Weathering the Uncertainty: Area May Have Avoided Worst, But Tire Shops Saw a Rush

  • Elizabeth Korman, left,and Ashlee May walk to the Haven on Nov. 27, 2013 in Hartford, Vt. The women live in Wilder and are missionaries from the Church of Jesus Christ and Latter Day Saints -- they volunteer at the Haven once a week. They were walking because on days when the weather is hazardous their car is grounded so as not to drive on bad roads. Korman is from Washington and May from Utah.  <br/>Valley News - Jennifer Hauck

    Elizabeth Korman, left,and Ashlee May walk to the Haven on Nov. 27, 2013 in Hartford, Vt. The women live in Wilder and are missionaries from the Church of Jesus Christ and Latter Day Saints -- they volunteer at the Haven once a week. They were walking because on days when the weather is hazardous their car is grounded so as not to drive on bad roads. Korman is from Washington and May from Utah.
    Valley News - Jennifer Hauck Purchase photo reprints »

  • Jonathan Welch installs winter tires for a customer at Interstate Tire in West Lebanon, N.H. on November 27, 2013. The shop is experiencing the beginning of the winter tire rush. (Valley News - Elijah Nouvelage)

    Jonathan Welch installs winter tires for a customer at Interstate Tire in West Lebanon, N.H. on November 27, 2013. The shop is experiencing the beginning of the winter tire rush. (Valley News - Elijah Nouvelage) Purchase photo reprints »

  • Winter tires ordered by customers await their owners at Interstate Tire in West Lebanon, N.H. on November 27, 2013. The shop is experiencing the beginning of the winter tire rush. (Valley News - Elijah Nouvelage)

    Winter tires ordered by customers await their owners at Interstate Tire in West Lebanon, N.H. on November 27, 2013. The shop is experiencing the beginning of the winter tire rush. (Valley News - Elijah Nouvelage) Purchase photo reprints »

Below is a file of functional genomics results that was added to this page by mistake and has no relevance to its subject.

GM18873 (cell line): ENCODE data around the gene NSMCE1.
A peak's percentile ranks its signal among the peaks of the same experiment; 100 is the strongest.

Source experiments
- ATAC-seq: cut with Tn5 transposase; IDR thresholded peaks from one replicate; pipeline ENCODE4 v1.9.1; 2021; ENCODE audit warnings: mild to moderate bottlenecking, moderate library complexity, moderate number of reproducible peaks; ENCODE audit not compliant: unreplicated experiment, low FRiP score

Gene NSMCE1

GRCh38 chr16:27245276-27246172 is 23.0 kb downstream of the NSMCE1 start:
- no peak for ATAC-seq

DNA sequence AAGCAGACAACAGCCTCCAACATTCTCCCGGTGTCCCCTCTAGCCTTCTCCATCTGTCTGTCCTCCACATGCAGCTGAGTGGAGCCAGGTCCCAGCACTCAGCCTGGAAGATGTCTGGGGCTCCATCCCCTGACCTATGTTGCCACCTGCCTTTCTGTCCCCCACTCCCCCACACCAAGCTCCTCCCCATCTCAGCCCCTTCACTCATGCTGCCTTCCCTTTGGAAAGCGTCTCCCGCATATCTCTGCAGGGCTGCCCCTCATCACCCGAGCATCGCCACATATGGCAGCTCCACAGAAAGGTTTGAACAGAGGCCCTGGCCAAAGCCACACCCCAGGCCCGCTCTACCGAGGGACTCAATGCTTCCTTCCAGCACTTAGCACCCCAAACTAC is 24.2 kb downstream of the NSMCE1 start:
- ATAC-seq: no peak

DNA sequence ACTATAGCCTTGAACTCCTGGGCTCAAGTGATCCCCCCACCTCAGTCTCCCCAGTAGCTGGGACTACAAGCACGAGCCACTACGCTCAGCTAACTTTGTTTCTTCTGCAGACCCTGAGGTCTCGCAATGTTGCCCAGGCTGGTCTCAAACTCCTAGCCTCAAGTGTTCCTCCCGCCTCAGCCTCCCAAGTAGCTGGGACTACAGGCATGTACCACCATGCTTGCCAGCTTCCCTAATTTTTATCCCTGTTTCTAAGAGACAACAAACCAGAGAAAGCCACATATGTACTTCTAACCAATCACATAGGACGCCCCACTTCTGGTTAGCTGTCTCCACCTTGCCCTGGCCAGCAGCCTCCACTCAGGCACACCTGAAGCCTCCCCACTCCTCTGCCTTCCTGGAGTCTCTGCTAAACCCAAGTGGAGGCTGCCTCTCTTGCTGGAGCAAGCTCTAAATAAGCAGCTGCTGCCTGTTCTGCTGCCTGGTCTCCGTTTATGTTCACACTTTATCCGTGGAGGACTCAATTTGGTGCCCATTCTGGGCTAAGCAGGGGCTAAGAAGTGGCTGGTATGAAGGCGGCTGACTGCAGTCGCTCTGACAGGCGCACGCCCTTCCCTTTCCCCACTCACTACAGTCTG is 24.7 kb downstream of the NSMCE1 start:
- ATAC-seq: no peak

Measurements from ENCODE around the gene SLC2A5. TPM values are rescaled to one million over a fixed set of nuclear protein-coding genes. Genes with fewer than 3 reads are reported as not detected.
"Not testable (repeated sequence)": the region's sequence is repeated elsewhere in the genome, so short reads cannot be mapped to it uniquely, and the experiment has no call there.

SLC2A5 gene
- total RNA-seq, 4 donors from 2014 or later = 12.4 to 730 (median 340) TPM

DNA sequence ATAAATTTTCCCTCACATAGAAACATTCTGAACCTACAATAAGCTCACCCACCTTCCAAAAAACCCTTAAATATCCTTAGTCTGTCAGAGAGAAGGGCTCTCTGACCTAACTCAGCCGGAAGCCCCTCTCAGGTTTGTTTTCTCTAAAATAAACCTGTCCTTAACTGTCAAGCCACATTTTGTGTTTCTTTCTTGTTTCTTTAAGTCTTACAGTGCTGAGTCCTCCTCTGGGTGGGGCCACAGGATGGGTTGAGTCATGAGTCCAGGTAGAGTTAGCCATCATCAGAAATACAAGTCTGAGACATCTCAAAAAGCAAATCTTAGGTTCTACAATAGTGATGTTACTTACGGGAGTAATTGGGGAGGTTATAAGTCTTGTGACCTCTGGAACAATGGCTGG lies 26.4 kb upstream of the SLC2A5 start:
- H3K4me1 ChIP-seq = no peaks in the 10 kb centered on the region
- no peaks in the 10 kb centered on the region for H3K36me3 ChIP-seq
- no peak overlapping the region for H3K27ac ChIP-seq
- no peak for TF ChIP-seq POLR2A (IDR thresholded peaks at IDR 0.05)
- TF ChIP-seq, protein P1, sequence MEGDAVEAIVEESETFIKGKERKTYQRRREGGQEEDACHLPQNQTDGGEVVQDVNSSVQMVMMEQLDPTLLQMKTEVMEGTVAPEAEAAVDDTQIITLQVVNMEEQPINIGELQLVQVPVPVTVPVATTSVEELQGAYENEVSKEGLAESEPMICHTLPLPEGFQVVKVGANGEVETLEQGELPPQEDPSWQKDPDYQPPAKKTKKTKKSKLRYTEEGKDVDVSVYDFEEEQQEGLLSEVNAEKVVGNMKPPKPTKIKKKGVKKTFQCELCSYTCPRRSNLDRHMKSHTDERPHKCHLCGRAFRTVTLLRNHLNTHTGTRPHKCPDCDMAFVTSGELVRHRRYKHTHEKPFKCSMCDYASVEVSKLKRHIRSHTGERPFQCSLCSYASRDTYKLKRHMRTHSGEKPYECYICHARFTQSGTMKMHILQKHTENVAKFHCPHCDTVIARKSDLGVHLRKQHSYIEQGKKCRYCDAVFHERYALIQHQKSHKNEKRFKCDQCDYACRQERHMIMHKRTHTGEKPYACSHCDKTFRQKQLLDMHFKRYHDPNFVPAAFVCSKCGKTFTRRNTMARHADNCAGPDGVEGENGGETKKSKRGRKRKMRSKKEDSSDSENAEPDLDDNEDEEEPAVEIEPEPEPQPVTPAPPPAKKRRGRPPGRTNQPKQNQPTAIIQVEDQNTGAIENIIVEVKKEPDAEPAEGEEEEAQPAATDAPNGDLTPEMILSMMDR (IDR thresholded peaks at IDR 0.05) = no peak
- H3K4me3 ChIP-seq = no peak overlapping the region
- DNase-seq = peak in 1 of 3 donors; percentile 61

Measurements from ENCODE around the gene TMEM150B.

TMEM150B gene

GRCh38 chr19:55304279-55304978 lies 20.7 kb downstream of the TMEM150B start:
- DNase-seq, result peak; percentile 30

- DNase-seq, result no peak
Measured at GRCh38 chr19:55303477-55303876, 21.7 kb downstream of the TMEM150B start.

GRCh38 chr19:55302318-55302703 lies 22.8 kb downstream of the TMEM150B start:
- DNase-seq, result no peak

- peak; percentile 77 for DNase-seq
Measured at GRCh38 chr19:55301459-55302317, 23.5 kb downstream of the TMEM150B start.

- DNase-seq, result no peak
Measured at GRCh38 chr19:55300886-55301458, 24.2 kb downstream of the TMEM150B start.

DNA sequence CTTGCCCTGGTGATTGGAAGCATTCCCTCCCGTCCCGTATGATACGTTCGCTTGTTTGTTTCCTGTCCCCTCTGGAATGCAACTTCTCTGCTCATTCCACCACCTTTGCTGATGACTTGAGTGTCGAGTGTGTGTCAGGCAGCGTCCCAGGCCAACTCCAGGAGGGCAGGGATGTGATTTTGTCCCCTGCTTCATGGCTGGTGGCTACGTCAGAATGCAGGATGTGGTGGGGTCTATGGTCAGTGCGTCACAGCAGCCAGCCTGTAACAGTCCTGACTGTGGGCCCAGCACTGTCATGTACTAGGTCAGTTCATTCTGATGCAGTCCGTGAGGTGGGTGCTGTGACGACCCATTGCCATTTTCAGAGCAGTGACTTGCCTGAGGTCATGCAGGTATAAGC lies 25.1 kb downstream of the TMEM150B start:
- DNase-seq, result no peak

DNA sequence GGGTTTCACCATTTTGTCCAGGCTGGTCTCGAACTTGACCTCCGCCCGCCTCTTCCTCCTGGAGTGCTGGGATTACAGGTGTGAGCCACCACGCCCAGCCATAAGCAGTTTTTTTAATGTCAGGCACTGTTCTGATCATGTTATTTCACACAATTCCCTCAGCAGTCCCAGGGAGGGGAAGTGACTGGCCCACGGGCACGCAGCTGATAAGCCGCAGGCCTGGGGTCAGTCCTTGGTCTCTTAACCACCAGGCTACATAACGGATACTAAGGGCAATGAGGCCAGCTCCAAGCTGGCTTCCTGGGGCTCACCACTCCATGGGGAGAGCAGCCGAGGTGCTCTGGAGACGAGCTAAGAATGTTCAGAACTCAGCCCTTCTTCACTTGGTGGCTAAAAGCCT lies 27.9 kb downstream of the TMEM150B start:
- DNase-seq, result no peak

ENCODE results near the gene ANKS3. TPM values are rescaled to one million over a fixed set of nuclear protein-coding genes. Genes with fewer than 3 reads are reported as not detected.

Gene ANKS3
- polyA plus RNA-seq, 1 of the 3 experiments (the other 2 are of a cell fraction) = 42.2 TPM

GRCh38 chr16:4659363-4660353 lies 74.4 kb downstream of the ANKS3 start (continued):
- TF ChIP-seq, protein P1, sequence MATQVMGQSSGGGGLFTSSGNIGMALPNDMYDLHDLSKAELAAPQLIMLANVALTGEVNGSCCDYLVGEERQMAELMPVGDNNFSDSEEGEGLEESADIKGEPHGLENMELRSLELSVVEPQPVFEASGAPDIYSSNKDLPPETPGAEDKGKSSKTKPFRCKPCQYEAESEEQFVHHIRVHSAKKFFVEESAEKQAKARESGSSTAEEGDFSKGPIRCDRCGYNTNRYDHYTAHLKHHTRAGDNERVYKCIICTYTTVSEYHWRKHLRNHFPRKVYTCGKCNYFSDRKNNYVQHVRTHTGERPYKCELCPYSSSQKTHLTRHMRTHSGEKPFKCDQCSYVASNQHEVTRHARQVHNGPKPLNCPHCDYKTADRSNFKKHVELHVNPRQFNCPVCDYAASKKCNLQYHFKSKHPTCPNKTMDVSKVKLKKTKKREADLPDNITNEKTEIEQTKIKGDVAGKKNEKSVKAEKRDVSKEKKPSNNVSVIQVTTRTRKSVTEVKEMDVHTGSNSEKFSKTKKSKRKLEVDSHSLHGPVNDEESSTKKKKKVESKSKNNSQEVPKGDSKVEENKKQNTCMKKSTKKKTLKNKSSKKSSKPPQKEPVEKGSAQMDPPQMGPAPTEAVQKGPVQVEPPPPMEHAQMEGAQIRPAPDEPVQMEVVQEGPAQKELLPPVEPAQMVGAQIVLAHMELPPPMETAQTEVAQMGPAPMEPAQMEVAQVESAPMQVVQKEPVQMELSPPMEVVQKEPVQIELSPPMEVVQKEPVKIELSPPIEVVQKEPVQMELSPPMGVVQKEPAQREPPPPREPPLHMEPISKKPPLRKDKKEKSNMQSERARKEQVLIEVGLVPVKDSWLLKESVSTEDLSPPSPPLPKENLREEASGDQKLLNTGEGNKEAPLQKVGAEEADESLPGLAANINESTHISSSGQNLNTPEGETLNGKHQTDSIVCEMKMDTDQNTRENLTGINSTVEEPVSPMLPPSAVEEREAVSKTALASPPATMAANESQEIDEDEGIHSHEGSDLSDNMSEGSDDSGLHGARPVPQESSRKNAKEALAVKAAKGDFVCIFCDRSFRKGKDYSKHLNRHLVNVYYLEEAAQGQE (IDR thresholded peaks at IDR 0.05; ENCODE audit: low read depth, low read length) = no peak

• Elizabeth Korman, left,and Ashlee May walk to the Haven on Nov. 27, 2013 in Hartford, Vt. The women live in Wilder and are missionaries from the Church of Jesus Christ and Latter Day Saints -- they volunteer at the Haven once a week. They were walking because on days when the weather is hazardous their car is grounded so as not to drive on bad roads. Korman is from Washington and May from Utah.  <br/>Valley News - Jennifer Hauck
  • Jonathan Welch installs winter tires for a customer at Interstate Tire in West Lebanon, N.H. on November 27, 2013. The shop is experiencing the beginning of the winter tire rush. (Valley News - Elijah Nouvelage)
  • Winter tires ordered by customers await their owners at Interstate Tire in West Lebanon, N.H. on November 27, 2013. The shop is experiencing the beginning of the winter tire rush. (Valley News - Elijah Nouvelage)

West Lebanon — At 1 p.m. Wednesday, a hand-drawn sign reading “FULL FOR THE DAY” sat on the front counter at Interstate Tire on Main Street.

In the waiting room, as she had for nearly six hours, sat Tracy Smith, who had arrived to have her snow tires installed.

The Hanover resident and retired art teacher at Marion Cross School arrived at the store at 7:20 a.m. — 40 minutes before the business opened — and joined a line that was already 20 people long.

“We were watching and watching and watching, wondering when will the lights go on,” Smith said.

When the business opened at 8 a.m., Smith was given a 1 p.m. appointment. She drove to White River Junction to have lunch and run an errand. At 1 p.m., she was alone with her laptop in the waiting room.

Smith is one of hundreds of Upper Valley residents who hustled to have snow tires put on this week after the first widespread snow showers of the season blanketed the region last weekend.

Smith called Interstate Tire the night before and was warned that business had been “crazy” and she should arrive early.

“Whenever you hear that the weather is coming, it’s like a light bulb goes on for all of us who have delayed,” Smith said.

The past three days at Wilson Tire Co. in Lebanon, cars lined both sides of the’ driveway at 6:25 a.m. — 35 minutes before the store opened. By 7:15 a.m., there was a two-and-a-half-hour wait for an appointment, store manager Michael Devers said.

“This morning and the last three mornings, you open the door, and it’s like we’re giving away free Play Station 4s at Best Buy,” Devers said, referencing a popular video game console that is set to be released this year..

Wilson Tire typically closes at 5 p.m. on weekdays, but on Monday, the 10 employees worked until 8:30 p.m. and until 7:05 p.m. on Tuesday. Devers hoped that all employees could head home by 6 p.m. on Wednesday.